Kelly Beatty, senior contributing editor for Sky and Telescope magazine, tells Weekend Edition host Scott Simon the best views are from the darkest places.

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Meg Cramer is a Public Insight Journalist for Changing Gears at Michigan Radio.

The Salt
6:27 am
Sat April 21, 2012

The Cuban Sandwich Crisis: Tampa V. Miami For The Win

Some of the sandwiches in question, getting a press on the grill
floridagirlindc Flickr.com

Originally published on Mon April 23, 2012 11:13 am

Call it the Cuban Sandwich Crisis. Two cities, Tampa and Miami, are locked in a battle to claim the Cuban sandwich as its own. It's a battle for hearts, minds and bellies. And you get to weigh in. Read on!

For the uninitiated, a Cuban sandwich is shredded pork, glazed ham, Swiss cheese, yellow mustard, and dill pickles – served either cold or hot-pressed on Cuban bread. Think of it as the ham-and-cheese for the guayabera-wearing set.

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Around the Nation
6:26 am
Sat April 21, 2012

'A Chance To Start Over': Wounded Vets Ride Again

Brothers Deven (left) and Erik Schei ride by President Barack Obama on the South Lawn of the White House as part of the sixth annual Wounded Warrior Project's Soldier Ride on Friday.
Saul Loeb AFP/Getty Images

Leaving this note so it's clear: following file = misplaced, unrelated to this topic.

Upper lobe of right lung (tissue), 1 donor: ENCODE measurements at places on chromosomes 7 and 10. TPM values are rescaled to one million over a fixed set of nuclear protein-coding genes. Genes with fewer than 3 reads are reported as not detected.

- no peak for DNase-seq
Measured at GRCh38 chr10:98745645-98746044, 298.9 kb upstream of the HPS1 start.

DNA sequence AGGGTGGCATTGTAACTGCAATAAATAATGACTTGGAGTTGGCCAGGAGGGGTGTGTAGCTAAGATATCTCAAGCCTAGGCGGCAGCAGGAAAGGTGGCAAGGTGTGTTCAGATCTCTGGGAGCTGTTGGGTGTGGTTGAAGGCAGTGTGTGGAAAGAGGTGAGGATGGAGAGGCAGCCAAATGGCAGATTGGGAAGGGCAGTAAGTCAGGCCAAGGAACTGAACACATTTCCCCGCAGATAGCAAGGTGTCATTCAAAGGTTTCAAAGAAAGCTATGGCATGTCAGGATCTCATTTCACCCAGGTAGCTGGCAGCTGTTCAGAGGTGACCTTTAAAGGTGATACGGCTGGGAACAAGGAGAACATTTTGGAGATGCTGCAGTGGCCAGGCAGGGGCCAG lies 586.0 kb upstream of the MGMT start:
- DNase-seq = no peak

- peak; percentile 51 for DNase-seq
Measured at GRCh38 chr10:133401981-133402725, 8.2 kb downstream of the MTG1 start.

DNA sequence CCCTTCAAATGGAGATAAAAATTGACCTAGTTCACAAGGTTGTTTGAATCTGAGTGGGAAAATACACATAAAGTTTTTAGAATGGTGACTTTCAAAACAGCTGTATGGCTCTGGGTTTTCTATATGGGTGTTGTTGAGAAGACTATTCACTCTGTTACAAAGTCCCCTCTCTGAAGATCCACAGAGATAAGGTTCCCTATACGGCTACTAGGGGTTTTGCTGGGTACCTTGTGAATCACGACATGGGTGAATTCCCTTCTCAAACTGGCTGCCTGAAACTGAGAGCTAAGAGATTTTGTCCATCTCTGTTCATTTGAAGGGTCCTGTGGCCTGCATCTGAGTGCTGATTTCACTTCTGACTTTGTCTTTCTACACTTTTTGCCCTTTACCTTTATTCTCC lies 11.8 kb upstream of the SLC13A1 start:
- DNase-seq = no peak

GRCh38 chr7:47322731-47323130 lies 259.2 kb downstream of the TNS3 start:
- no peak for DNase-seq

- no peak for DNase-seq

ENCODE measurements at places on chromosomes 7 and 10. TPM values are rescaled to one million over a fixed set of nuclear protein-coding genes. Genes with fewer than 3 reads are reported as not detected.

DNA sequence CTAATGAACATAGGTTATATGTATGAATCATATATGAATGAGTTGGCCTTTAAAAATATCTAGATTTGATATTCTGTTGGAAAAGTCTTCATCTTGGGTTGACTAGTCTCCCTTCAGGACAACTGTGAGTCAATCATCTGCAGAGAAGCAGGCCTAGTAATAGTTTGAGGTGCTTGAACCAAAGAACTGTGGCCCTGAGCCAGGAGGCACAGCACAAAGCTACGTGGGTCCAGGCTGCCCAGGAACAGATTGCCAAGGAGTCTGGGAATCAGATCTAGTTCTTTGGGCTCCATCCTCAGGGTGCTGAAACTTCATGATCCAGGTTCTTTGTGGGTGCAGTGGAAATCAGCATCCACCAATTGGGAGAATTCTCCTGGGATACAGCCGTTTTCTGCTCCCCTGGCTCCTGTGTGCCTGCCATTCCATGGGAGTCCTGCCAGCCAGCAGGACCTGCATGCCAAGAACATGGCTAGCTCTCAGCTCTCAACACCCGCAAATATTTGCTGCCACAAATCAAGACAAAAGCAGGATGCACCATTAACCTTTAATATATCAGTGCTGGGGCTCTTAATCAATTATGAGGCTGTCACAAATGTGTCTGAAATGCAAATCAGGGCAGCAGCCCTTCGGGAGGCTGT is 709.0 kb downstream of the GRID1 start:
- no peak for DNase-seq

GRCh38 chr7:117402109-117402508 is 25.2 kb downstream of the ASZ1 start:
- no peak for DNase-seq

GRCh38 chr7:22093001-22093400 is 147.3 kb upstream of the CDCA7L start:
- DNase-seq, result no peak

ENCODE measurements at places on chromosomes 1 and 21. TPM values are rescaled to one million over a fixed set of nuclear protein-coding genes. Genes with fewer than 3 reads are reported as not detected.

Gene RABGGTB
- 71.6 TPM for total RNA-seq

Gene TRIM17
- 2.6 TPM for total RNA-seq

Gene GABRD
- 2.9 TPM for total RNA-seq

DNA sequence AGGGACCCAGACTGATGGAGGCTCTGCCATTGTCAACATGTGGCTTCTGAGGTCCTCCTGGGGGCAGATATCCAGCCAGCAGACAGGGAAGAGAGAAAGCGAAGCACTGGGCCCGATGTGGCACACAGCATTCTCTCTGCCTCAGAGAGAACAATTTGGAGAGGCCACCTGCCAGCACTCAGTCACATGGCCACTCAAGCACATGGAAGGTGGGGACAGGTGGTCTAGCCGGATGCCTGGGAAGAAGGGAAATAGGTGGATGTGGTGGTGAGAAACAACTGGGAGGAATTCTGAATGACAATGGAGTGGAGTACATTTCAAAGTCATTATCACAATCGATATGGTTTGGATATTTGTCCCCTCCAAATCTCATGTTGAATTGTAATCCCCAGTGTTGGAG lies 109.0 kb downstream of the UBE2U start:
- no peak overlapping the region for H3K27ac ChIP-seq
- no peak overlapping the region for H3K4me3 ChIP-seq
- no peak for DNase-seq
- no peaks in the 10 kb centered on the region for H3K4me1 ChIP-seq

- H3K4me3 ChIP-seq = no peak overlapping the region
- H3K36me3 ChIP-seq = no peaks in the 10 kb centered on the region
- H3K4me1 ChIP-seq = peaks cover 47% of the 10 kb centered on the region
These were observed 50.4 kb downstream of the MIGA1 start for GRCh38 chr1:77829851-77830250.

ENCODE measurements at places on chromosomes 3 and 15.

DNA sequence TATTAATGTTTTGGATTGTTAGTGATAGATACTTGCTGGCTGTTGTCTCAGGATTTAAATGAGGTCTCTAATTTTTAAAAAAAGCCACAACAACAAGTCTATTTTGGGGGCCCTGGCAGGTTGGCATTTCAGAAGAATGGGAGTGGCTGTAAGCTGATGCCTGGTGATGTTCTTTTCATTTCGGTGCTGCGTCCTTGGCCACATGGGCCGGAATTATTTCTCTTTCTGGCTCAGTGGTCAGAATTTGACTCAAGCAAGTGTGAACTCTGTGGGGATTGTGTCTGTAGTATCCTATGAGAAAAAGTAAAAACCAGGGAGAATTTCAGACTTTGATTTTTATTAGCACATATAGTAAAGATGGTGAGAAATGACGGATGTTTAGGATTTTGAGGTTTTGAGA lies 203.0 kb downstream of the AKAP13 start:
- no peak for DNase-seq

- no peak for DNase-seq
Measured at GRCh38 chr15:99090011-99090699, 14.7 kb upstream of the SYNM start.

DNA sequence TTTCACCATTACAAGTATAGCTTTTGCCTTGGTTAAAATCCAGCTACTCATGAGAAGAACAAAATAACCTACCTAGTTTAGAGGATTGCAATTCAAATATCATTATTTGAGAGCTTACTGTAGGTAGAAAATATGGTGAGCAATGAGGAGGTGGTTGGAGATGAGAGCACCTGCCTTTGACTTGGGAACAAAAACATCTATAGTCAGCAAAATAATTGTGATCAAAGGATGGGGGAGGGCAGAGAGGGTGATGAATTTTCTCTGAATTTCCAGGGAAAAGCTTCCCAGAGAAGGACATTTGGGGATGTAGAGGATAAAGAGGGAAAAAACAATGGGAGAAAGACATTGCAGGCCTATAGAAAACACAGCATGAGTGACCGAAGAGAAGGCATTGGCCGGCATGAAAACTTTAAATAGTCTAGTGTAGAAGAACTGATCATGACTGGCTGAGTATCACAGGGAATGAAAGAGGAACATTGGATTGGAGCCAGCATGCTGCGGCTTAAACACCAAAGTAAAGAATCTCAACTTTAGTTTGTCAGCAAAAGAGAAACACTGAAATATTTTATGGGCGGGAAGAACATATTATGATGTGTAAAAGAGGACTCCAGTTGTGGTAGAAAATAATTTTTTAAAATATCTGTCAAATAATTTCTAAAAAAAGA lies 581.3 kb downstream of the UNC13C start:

Originally published on Sat April 21, 2012 3:39 pm

A group of military veterans has been riding bikes this week in and around Washington, D.C. Many of the bikes have been reconfigured so that soldiers who lost limbs and suffered wounds in war could feel the power in their grace and the wind in their faces.

They joined the annual, four-day Soldier Ride, held in cities across the country and organized by the Wounded Warriors Project.

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Economy
6:23 am
Sat April 21, 2012

What's It Worth?: Historic Detroit Mansion For Sale

Stone Hedge, a 10,000-square-foot Detroit mansion built in 1915 is listed at less than $450,000.
Jessica J. Trevino Detroit Free Press

Originally published on Sun April 22, 2012 7:40 am

Even before the financial crisis, Detroit was known for its undervalued real estate. Now, a bad situation is even worse.

Michael Bradley and his sister Annette Foreman have spent the last several months cleaning their mother's home. She died on Christmas Eve last year, and they're putting her house up for sale.

The four-story house, known as Stone Hedge, was originally built for Walter O. Briggs in 1915. Briggs was in the car business. His company built auto bodies, and he owned the Detroit Tigers.

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Europe
6:22 am
Sat April 21, 2012

Amid Europe's Debt Crisis, A Sharp Rise In Suicides

Mourners gather at the spot in front of the Greek parliament in Athens where 77-year-old retired pharmacist Dimitris Christoulas shot and killed himself on April 4. Christoulas left a note saying he did not want to end up scrounging for food in garbage bins.
Simela Pantzartzi EPA/Landov

Originally published on Sat April 21, 2012 8:47 pm

The eurozone crisis has been under way for three years and has led to sharp welfare cutbacks and a credit crunch throughout the continent.

But one of the most serious effects of the financial crisis has been an alarming spike in suicides in debt-burdened Greece, Ireland and Italy.

Last Wednesday, about a 1,000 people gathered in central Rome for a candle-lit vigil to honor Italy's economic victims. Statics show that from 2009 and 2010, some 400 small-business owners took their lives.

There have already been 23 crisis-related suicides since January.